This post is the first in a three-part series where Dude will give you a ‘wine insider’s’ take on how to seriously up your ‘wine geek’ knowledge (and hone your overall wine-tasting skills along with your “impress your party goers” wine profile).
When this Dude gives in-home wine tastings, probably the most frequently asked question is “How can I learn more about wine?” As Lao-tzu once said, “The Great Way is Easy” and he may have well been talking about obtaining wine knowledge, because Dude has been there and he can tell you that all it takes is three things:
- An open mind
- More Patience
I usually recommend a three-step program, which I will cover individually in three posts (counting this as #1, with the others to follow relatively shortly):
- Read (see below)
- Be Bold
Today’s post will tackle the reading bit, which I offer to you in Top 10 format. So without further ado, Dude presents:
The Top 10 Wine Books You Really Need
1. Oldman’s Guide to Outsmarting Wine by Mark Oldman
The book I wish I’d had as budding a wine novice. Mark Oldman provides what might be the best and most well-paced (not to mention most practical) wine introduction book on the market. As a beginner, you will not be disappointed.
2. Wine for Dummies by Ed McCarthy & Mary Ewing-Mulligan
THE starting point for your induction into the world of wine. I know the brother of one of the authors, both of whom really, really, really know their stuff.
3. How To Taste by Jancis Robinson
Great reading for the beginner who wants to learn more about how to enjoy wine, all done in an open and not-so-stuffy style. The important thing about this book is the emphasis on how to taste wine, which (as we will explore in Dude’s next post), is the single most important skill you can build to up your wine IQ.
4. The Wine Bible by Karen MacNeil
A mighty tome of accessible wine knowledge, with excellent primers on the wine regions of the world for the beginner wine enthusiast, but also with tons of detail for the advancing wine geek as well. A fantastic achievement and a book that will prove to be a valuable resource for years to come (I still refer back to my tattered copy).
5. Hugh Johnson’s Pocket Wine Book
Updated every year, this book packs a ridiculous amount of handy wine information into an impossibly small amount of space. The abbreviations take some getting used to, but once you have them down you will wonder how you even wandered into a wine store without the handy reviews. It’s also a great reference to have in the kitchen when trying to match up wine styles with dinner.
6. The New Sotheby’s Wine Encyclopedia by Tom Stevenson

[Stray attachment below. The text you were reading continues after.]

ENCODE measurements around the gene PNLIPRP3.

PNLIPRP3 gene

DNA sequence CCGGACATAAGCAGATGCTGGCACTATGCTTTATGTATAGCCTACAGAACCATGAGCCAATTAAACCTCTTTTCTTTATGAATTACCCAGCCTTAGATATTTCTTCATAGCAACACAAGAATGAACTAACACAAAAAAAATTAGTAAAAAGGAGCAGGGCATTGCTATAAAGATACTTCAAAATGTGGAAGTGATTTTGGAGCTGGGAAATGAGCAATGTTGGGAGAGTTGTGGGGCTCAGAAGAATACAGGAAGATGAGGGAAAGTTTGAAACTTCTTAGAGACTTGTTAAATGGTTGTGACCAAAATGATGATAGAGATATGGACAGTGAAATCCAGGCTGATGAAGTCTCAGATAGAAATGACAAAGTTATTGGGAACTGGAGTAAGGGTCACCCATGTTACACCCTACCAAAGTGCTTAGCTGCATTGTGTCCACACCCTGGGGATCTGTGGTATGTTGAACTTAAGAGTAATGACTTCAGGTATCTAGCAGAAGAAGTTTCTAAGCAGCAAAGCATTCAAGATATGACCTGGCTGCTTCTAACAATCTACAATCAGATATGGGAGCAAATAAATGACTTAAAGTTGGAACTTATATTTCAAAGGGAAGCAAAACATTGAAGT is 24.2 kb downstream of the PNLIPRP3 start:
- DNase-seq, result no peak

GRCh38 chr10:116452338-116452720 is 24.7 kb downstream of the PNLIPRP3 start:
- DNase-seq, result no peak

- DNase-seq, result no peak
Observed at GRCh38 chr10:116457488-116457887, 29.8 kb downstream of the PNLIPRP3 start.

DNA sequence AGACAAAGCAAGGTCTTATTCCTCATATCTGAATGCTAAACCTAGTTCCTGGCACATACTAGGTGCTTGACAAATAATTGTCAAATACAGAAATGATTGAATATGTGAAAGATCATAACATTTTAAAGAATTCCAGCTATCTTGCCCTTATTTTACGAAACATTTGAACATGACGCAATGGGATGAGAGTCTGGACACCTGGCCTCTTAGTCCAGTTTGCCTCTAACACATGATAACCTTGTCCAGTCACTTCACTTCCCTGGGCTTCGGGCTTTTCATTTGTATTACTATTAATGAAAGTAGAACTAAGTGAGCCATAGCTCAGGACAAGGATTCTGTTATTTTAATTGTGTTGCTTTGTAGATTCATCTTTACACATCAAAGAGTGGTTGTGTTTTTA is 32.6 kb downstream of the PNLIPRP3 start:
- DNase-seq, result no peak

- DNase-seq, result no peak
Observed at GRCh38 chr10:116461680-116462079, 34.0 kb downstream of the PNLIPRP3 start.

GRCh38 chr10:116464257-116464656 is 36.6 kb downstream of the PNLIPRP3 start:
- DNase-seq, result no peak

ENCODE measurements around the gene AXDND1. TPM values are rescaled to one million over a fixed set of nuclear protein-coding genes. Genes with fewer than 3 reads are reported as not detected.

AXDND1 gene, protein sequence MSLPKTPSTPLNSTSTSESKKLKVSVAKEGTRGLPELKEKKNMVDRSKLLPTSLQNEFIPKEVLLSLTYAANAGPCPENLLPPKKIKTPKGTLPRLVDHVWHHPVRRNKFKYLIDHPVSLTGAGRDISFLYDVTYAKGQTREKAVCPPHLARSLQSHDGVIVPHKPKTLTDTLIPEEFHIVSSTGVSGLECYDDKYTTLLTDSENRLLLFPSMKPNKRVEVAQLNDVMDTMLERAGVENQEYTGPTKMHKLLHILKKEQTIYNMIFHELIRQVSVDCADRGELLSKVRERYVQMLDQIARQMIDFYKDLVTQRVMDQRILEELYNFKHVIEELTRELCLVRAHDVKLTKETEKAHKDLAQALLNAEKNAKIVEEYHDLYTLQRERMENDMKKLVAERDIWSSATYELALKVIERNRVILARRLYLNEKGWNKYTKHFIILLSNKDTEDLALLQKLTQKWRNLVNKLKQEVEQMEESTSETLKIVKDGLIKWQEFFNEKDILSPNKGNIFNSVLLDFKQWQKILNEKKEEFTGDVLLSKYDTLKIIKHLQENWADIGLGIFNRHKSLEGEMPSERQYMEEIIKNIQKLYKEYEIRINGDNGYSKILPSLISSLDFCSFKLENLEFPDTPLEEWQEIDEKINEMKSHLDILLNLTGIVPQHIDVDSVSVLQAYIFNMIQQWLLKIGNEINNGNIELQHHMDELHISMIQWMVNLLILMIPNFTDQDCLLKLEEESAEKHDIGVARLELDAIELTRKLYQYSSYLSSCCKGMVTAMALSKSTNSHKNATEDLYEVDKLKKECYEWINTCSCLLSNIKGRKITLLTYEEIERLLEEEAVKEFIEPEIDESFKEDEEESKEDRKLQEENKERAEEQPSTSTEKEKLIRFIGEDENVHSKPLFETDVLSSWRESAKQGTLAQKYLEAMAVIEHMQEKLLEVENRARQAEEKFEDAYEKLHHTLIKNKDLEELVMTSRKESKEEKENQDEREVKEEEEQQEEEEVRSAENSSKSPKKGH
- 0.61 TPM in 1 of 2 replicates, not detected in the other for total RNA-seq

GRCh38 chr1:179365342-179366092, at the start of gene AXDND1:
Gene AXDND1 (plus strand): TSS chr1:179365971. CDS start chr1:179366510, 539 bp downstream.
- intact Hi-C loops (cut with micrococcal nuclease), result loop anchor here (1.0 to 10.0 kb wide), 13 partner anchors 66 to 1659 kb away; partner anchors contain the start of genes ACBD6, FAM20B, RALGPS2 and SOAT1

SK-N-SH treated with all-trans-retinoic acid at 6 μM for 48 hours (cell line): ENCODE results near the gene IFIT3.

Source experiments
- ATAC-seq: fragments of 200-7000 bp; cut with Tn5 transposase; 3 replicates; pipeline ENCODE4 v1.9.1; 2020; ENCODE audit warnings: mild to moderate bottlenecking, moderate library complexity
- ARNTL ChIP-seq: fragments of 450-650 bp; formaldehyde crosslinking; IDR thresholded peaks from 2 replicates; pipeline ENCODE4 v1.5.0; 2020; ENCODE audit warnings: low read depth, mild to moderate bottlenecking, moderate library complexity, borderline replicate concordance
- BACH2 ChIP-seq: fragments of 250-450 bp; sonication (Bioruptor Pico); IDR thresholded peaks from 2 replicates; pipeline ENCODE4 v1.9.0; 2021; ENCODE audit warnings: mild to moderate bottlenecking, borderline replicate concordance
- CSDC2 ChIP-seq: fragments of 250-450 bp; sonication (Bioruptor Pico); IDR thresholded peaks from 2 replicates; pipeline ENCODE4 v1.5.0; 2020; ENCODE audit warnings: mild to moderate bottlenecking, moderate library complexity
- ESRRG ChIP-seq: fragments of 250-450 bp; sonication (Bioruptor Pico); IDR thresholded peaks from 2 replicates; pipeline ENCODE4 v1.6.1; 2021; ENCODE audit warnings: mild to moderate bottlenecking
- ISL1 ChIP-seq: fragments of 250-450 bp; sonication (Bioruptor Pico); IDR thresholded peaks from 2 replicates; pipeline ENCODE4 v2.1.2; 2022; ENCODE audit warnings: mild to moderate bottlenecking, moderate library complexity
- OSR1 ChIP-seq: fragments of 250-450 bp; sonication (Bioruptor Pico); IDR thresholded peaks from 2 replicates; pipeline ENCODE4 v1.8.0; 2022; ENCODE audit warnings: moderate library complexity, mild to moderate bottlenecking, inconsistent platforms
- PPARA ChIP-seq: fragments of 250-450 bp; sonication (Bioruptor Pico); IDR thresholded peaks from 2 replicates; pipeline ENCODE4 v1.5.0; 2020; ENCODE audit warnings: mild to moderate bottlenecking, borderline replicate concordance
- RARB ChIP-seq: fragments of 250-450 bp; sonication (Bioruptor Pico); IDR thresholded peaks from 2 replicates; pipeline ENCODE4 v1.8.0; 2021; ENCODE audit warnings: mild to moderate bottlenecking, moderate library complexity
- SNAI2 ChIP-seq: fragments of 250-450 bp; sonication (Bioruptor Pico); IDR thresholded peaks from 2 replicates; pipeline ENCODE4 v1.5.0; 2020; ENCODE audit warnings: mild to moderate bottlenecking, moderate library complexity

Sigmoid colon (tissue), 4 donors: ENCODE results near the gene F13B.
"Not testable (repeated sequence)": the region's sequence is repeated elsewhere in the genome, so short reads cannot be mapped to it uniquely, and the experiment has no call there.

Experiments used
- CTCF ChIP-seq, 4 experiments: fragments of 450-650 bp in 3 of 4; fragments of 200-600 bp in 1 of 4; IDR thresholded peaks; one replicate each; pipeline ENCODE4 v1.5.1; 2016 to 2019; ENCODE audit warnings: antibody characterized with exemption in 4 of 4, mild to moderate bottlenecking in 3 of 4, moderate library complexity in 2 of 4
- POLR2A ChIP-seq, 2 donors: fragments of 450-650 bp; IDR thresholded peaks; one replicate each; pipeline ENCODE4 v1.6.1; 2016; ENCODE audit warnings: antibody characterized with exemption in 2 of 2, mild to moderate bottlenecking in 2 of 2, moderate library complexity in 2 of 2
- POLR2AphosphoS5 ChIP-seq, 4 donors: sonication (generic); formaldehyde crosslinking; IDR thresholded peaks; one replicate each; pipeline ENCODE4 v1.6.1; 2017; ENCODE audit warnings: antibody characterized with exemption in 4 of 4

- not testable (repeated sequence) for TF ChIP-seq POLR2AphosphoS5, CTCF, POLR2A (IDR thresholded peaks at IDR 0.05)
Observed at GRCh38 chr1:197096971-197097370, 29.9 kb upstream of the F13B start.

A reference that is so handy, I destroyed the binding on my copy within weeks from overuse! I know both wine fans and wine industry pros that use this book, and it’s handy – and accessible enough – for both. Plus, Tom does not hold back his opinions on developments in the world’s wine regions and in the progress towards top quality from each area’s most important wines – not watered-down, and therefore entertaining as well as informative.
7. The World Atlas of Wine by Hugh Johnson & Jancis Robinson
A beautiful coffee-table sized book for the budding wine geek, it’s an essential reference for those interested in increasing their detailed knowledge of where their favorites wines come from and why that plays such an important part in why those wines taste they way that they do.
8. The Oxford Companion to Wine by Jancis Robinson
This weighty tome is *the* wine reference book for the wine geek and wine professional. Not exactly easy to read in bed, but when you find yourself absolutely needing to know what terms like Recioto mean, you need this book. Also handy for finding interesting wine blog topics (and by the time you’re ready for this book, you will probably have your own wine blog…).
9. Wine Report (Annual) by Tom Stevenson
Another reference updated annually, this one is for the wine professional (or only the most serious of wine geeks). A great read for finding out what’s new and noteworthy in the world’s major wine regions and the industry in general.
Essential at Every Level
10. Your Very Own Wine Journal
You need your own wine journal to capture your reactions to wines that you taste, build an understanding of what you like (and dislike), and sharpen up your wine tasting vocabulary. The importance of this will get explored in my next post – but for now, just trust the Dude and get yourself a wine journal! (dude recommends the Little Black Wine Book).
The bad news – The whole kit & kaboodle will set you back about $150 – $175. So buy ’em in stages (don’t worry, none of these are likely to go out of print anytime too soon).
The very good news is that the general state of wine writing – much like the general state of wine itself – has never been better, so you will get your moolah’s worth. Long-time, prolific, and talented writers like Jancis Robinson, as well as a multitude of fine bloggers, are contributing accessible and well-written wine knowledge. Come on in – the water is fine!